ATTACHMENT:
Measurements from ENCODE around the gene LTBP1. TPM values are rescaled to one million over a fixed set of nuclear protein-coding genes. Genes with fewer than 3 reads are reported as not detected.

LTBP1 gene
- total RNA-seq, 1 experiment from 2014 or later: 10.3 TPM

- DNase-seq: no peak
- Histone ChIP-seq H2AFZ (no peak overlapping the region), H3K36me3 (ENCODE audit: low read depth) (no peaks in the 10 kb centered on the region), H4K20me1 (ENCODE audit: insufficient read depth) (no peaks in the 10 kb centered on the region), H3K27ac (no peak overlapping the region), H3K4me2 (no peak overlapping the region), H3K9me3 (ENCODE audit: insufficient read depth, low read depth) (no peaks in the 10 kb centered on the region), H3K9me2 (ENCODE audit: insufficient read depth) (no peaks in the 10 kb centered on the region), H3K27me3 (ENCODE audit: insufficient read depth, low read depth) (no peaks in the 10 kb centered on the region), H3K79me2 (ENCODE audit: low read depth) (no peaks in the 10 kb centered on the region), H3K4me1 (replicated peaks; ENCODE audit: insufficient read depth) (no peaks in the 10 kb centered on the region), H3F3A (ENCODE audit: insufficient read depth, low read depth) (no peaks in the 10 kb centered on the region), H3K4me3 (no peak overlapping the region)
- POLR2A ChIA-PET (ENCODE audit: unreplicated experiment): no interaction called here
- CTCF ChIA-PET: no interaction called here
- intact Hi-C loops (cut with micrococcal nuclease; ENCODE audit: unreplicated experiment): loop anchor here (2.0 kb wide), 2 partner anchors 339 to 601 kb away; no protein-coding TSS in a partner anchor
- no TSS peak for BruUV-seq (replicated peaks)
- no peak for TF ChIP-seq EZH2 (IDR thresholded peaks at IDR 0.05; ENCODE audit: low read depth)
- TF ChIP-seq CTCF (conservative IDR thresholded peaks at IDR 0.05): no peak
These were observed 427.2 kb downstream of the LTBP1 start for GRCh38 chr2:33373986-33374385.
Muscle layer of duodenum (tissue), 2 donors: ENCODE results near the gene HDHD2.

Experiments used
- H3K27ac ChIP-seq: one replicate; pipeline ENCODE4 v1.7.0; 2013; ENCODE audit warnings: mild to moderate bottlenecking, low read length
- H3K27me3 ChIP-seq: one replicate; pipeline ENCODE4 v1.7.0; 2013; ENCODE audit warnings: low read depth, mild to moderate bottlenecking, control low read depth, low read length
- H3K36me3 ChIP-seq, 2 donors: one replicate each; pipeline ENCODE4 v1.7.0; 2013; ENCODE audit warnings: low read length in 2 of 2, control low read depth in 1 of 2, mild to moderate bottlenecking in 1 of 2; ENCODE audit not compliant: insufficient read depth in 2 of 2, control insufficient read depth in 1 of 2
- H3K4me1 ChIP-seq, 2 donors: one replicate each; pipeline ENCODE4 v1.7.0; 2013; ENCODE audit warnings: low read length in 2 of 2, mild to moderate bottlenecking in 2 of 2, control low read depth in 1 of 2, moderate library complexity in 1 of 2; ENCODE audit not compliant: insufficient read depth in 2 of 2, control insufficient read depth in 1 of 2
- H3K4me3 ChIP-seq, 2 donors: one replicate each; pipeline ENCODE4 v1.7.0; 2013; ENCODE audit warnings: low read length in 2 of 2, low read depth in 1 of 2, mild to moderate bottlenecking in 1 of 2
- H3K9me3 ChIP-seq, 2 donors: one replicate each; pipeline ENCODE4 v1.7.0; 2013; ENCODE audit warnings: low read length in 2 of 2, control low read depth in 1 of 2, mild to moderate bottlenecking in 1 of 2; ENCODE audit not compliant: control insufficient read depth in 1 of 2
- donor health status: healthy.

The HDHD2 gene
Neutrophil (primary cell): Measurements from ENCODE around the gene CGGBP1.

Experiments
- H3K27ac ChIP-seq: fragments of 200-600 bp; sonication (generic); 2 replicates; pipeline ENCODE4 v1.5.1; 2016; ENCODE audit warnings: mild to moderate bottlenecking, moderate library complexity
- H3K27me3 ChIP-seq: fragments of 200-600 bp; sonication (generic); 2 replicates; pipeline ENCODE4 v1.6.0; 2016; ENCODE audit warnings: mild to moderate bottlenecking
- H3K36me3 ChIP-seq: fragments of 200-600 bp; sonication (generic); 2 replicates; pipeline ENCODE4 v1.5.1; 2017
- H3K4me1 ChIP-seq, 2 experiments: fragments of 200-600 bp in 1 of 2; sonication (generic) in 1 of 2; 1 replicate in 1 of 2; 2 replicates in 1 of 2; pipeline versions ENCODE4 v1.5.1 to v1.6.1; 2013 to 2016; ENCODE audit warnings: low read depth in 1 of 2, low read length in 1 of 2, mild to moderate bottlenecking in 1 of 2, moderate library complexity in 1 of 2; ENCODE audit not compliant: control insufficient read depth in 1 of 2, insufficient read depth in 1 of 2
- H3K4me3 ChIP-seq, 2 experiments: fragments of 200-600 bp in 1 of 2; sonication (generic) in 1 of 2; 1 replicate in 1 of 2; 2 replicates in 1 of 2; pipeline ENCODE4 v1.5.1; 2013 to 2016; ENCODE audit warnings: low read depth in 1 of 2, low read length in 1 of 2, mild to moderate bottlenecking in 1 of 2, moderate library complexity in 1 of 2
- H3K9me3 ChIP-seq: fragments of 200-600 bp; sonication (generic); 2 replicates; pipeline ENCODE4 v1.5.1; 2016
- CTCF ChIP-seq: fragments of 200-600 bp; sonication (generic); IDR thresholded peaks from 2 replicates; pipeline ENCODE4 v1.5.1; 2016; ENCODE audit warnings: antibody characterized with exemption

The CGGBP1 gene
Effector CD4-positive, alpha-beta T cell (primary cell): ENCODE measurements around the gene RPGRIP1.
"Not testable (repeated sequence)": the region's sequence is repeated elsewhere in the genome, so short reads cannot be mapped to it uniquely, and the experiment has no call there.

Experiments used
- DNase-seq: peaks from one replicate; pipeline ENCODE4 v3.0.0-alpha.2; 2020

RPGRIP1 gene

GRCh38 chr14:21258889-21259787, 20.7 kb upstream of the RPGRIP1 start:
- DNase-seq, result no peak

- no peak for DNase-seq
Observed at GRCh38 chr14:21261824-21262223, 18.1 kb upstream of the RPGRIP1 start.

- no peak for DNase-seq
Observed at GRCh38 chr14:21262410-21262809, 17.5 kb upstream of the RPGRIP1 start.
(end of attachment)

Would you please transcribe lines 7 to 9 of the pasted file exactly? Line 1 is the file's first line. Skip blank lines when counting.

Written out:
- CTCF ChIA-PET: no interaction called here
- intact Hi-C loops (cut with micrococcal nuclease; ENCODE audit: unreplicated experiment): loop anchor here (2.0 kb wide), 2 partner anchors 339 to 601 kb away; no protein-coding TSS in a partner anchor
- no TSS peak for BruUV-seq (replicated peaks)